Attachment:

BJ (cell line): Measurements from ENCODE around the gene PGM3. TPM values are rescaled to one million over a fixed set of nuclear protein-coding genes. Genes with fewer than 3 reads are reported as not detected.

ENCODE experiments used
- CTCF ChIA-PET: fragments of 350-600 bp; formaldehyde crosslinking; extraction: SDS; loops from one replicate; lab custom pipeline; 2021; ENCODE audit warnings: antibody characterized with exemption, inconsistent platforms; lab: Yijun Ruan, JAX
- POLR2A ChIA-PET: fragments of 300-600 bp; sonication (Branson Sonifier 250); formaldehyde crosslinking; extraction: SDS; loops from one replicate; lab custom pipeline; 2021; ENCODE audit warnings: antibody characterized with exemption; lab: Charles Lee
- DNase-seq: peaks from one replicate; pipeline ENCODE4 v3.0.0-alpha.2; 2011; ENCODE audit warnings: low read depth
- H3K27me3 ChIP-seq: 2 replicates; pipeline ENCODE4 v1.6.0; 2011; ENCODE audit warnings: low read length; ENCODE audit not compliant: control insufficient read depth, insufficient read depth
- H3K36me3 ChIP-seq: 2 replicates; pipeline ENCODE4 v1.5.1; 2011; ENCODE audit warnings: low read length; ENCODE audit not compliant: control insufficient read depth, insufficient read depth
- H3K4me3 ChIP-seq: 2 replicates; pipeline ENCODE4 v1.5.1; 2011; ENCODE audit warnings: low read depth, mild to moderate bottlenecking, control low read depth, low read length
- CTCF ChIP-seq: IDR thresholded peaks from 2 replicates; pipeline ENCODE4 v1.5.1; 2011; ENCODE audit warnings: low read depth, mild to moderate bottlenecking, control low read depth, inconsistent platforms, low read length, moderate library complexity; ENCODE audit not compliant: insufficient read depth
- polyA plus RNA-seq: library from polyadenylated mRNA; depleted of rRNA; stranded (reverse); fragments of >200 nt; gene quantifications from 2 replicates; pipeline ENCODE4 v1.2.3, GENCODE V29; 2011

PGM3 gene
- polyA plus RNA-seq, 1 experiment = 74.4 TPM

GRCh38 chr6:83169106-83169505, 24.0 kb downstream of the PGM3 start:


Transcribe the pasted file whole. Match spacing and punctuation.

BJ (cell line): Measurements from ENCODE around the gene PGM3. TPM values are rescaled to one million over a fixed set of nuclear protein-coding genes. Genes with fewer than 3 reads are reported as not detected.

ENCODE experiments used
- CTCF ChIA-PET: fragments of 350-600 bp; formaldehyde crosslinking; extraction: SDS; loops from one replicate; lab custom pipeline; 2021; ENCODE audit warnings: antibody characterized with exemption, inconsistent platforms; lab: Yijun Ruan, JAX
- POLR2A ChIA-PET: fragments of 300-600 bp; sonication (Branson Sonifier 250); formaldehyde crosslinking; extraction: SDS; loops from one replicate; lab custom pipeline; 2021; ENCODE audit warnings: antibody characterized with exemption; lab: Charles Lee
- DNase-seq: peaks from one replicate; pipeline ENCODE4 v3.0.0-alpha.2; 2011; ENCODE audit warnings: low read depth
- H3K27me3 ChIP-seq: 2 replicates; pipeline ENCODE4 v1.6.0; 2011; ENCODE audit warnings: low read length; ENCODE audit not compliant: control insufficient read depth, insufficient read depth
- H3K36me3 ChIP-seq: 2 replicates; pipeline ENCODE4 v1.5.1; 2011; ENCODE audit warnings: low read length; ENCODE audit not compliant: control insufficient read depth, insufficient read depth
- H3K4me3 ChIP-seq: 2 replicates; pipeline ENCODE4 v1.5.1; 2011; ENCODE audit warnings: low read depth, mild to moderate bottlenecking, control low read depth, low read length
- CTCF ChIP-seq: IDR thresholded peaks from 2 replicates; pipeline ENCODE4 v1.5.1; 2011; ENCODE audit warnings: low read depth, mild to moderate bottlenecking, control low read depth, inconsistent platforms, low read length, moderate library complexity; ENCODE audit not compliant: insufficient read depth
- polyA plus RNA-seq: library from polyadenylated mRNA; depleted of rRNA; stranded (reverse); fragments of >200 nt; gene quantifications from 2 replicates; pipeline ENCODE4 v1.2.3, GENCODE V29; 2011

PGM3 gene
- polyA plus RNA-seq, 1 experiment = 74.4 TPM

GRCh38 chr6:83169106-83169505, 24.0 kb downstream of the PGM3 start: